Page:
S. A. Deane*, P. L. Gaudry, I. Pearson, D. G. Ledwidge, C. Read

*Corresponding author for this work

Research output: Contribution to journalArticlepeer-review

24 Citations (Scopus)


A team approach to the initial assessment, investigation and management of potentially seriously injured patients has been instituted. Team members are alerted through an emergency paging system which is activated when a patient fulfils one of a predetermined list of criteria relating to the injury incident, physiological status of the patients and anatomic injuries. Medical members of the team include surgical, intensive care, anaesthetic, and accident and emergency staff. The surgical representative acts as team coordinator. Aspects of the function of the trauma team system were assessed over 4 months during which time 721 injured patients were admitted, 240 patients satisfied the trauma team criteria, and the team was called 152 times. The observed ‘false alarm’ rate was 38% but the true false alarm rate would have been 46%. Injuries sustained by some patients, who satisfied the criteria but who were not evaluated by the team, were of sufficient severity to justify a greater compliance with the system than was observed at this early stage after its implementation. Although a false alarm rate of 46% is higher than desirable, the number of calls per day would still only average 2 in a hospital with a high trauma patient load. The checklist criteria were highly sensitive (97%) in identifying those patients who should have been evaluated by the trauma team. Although hospitals differ in workload and staffing, this trauma team model is recommended for more widespread use and for further evaluation and modification.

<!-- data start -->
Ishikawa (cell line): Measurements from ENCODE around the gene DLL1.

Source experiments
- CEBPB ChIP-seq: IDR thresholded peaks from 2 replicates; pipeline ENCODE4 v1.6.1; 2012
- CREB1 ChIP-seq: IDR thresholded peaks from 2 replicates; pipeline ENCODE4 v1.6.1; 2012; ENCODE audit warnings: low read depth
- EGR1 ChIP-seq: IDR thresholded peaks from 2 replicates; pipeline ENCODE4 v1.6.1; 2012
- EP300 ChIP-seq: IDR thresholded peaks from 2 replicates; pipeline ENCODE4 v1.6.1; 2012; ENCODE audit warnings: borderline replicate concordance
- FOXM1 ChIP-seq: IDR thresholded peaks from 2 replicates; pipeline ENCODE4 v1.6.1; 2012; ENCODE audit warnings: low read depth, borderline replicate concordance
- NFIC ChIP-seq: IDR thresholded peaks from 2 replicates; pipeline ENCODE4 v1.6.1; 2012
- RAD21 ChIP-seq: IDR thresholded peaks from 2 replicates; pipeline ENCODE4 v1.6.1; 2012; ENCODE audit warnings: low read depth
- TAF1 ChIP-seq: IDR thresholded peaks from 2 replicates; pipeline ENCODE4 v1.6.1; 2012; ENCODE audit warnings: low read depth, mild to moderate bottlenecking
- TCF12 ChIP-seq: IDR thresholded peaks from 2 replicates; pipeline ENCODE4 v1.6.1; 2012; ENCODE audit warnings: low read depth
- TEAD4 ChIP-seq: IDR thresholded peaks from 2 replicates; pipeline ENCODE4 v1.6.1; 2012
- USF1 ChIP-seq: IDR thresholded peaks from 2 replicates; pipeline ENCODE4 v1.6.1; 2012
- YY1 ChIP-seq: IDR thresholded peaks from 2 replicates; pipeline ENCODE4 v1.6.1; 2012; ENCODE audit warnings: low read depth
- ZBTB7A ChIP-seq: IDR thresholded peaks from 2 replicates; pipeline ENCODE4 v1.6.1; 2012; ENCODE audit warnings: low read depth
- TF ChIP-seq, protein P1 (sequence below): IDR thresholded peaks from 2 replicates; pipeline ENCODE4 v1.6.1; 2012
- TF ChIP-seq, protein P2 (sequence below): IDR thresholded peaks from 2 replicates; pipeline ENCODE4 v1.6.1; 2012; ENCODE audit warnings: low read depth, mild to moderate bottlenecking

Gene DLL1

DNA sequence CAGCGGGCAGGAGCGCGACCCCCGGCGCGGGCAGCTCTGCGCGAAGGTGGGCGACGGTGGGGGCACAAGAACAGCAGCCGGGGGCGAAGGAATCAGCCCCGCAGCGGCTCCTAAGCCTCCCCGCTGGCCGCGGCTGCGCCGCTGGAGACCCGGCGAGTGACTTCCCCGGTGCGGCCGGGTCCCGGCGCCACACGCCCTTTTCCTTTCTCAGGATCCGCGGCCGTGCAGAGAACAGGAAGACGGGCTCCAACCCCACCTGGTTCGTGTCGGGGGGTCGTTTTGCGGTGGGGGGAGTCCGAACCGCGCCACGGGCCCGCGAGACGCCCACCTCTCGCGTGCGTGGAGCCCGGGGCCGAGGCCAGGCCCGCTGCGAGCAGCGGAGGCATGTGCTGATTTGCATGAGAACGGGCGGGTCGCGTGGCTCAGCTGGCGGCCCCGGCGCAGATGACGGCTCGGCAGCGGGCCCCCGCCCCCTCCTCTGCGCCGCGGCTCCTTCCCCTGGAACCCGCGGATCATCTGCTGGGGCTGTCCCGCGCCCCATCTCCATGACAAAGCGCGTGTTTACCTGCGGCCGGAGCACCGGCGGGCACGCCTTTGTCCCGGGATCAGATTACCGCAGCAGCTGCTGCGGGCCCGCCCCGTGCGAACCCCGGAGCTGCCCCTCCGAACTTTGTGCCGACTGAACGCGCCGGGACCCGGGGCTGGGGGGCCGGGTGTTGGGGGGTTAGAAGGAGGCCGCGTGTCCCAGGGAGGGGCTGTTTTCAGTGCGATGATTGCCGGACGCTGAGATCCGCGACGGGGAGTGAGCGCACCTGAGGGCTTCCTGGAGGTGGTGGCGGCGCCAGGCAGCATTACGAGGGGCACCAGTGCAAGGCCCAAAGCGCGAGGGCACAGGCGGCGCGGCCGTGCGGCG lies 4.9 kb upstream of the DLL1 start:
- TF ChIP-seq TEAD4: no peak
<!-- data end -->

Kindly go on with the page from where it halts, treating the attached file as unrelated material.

Original languageEnglish
Pages (from-to)373-378
Number of pages6
JournalAustralian and New Zealand Journal of Surgery
Issue number5
Publication statusPublished - 1989
Externally publishedYes


  • injury severity
  • trauma
  • trauma team
  • trauma triage
  • triage checklist
  • triage criteria.


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